Broad transcriptional and epigenetic profiling can reveal downstream consequences of driver mutations, provide clinically relevant classification and offer insight into tumours lacking clear drivers. Prior unsupervised analyses of lung adenocarcinoma gene expression have used varying nomenclature for transcriptional subtypes of the disease34, 35, 36, 37. To coordinate naming of the transcriptional subtypes with the histopathological38, anatomic and mutational classifications of lung adenocarcinoma, we propose an updated nomenclature: the terminal respiratory unit (TRU, formerly bronchioid), the proximal-inflammatory (PI, formerly squamoid), and the proximal-proliferative (PP, formerly magnoid)39 transcriptional subtypes (Fig. 5a). Previously reported associations of expression signatures with pathways and clinical outcomes34, 36, 39 were observed (Supplementary Fig. 7b) and integration with multi-analyte data revealed statistically significant genomic alterations associated with these transcriptional subtypes. The PP subtype was enriched for mutation of KRAS, along with inactivation of the STK11 tumour suppressor gene by chromosomal loss, inactivating mutation, and reduced gene expression. In contrast, the PI subtype was characterized by solid histopathology and co-mutation of NF1 and TP53. Finally, the TRU subtype harboured the majority of the EGFR-mutated tumours as well as the kinase fusion expressing tumours. TRU subtype membership was prognostically favourable, as seen previously34 (Supplementary Fig. 7c). Finally, the subtypes exhibited different mutation rates, transition frequencies, genomic ploidy profiles, patterns of large-scale aberration, and differed in their association with smoking history (Fig. 5a). Unsupervised clustering of miRNA sequencing-derived or reverse phase protein array (RPPA)-derived data also revealed significant heterogeneity, partially overlapping with the mRNA-based subtypes, as demonstrated in Supplementary Figs 12 and 13.
Mutations in chromatin-modifying genes (for example, SMARCA4, ARID1A and SETD2) suggest a major role for chromatin maintenance in lung adenocarcinoma. To examine chromatin states in an unbiased manner, we selected the most variable DNA methylation-specific probes in CpG island promoter regions and clustered them by methylation intensity (Supplementary Table 14). This analysis divided samples into two distinct subsets: a significantly altered CpG island methylator phenotype-high (CIMP-H(igh)) cluster and a more normal-like CIMP-L(ow) group, with a third set of samples occupying an intermediate level of methylation at CIMP sites (Fig. 5b). Our results confirm a prior report40 and provide additional insights into this epigenetic program. CIMP-H tumours often showed DNA hypermethylation of several key genes: CDKN2A, GATA2, GATA4, GATA5, HIC1, HOXA9, HOXD13, RASSF1, SFRP1, SOX17 and WIF1 among others (Supplementary Fig. 14). WNT pathway genes are significantly over-represented in this list (P value = 0.0015) suggesting that this is a key pathway with an important driving role within this subtype. MYC overexpression was significantly associated with the CIMP-H phenotype as well (P = 0.003).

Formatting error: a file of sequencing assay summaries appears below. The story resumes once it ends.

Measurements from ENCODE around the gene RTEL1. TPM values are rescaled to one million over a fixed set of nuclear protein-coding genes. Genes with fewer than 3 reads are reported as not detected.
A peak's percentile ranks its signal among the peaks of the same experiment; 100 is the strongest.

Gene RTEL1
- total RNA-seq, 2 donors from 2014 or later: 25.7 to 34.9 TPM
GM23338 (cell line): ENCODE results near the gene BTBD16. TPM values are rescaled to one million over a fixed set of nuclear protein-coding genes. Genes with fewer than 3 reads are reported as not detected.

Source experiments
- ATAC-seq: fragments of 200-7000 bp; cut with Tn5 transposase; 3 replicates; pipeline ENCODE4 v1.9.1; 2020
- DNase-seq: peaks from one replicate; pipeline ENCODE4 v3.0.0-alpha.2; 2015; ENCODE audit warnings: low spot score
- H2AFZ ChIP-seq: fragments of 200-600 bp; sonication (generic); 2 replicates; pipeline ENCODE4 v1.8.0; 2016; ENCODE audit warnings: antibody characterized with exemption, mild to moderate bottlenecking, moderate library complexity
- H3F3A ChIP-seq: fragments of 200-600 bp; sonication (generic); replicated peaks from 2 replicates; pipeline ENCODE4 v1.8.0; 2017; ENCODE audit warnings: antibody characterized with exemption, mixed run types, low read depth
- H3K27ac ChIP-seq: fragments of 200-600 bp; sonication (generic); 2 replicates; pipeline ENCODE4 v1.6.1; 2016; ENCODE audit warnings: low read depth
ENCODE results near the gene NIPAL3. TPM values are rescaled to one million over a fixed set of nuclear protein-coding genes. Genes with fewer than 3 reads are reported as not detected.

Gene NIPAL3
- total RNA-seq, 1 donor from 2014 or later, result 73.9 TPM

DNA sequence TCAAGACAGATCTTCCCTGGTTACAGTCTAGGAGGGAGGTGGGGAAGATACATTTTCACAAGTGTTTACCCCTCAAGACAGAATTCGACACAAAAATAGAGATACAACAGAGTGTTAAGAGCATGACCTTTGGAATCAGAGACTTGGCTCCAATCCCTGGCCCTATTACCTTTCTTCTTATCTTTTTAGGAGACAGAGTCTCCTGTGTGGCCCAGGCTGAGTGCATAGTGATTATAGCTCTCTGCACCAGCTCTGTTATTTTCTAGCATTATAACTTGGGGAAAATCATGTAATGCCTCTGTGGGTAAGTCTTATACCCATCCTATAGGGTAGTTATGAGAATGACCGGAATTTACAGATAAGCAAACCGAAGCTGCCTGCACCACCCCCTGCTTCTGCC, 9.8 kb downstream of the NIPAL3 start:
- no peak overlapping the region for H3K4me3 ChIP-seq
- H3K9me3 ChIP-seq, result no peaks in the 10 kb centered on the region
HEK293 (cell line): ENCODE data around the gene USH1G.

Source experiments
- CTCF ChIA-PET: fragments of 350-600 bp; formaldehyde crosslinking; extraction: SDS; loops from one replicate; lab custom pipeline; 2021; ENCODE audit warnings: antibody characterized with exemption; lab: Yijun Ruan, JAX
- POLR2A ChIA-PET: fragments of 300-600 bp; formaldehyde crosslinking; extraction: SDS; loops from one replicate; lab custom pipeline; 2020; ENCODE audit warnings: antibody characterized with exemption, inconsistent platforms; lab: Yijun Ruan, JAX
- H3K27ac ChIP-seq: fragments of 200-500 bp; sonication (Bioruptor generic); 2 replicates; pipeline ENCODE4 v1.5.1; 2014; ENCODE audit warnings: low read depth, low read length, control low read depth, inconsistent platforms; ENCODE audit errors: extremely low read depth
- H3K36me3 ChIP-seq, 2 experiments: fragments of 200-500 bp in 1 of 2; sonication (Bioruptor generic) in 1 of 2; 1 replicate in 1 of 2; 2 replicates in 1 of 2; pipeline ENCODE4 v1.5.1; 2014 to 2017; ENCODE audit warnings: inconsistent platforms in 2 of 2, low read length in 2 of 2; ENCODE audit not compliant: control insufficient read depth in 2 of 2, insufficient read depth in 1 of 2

Although we did not find significant correlations between global DNA methylation patterns and individual mutations in chromatin remodelling genes, there was an intriguing association between SETD2 mutation and CDKN2A methylation. Tumours with low CDKN2A expression due to methylation (rather than due to mutation or deletion) had lower ploidy, fewer overall mutations (Fig. 5c) and were significantly enriched for SETD2 mutation, suggesting an important role for this chromatin-modifying gene in the development of certain tumours.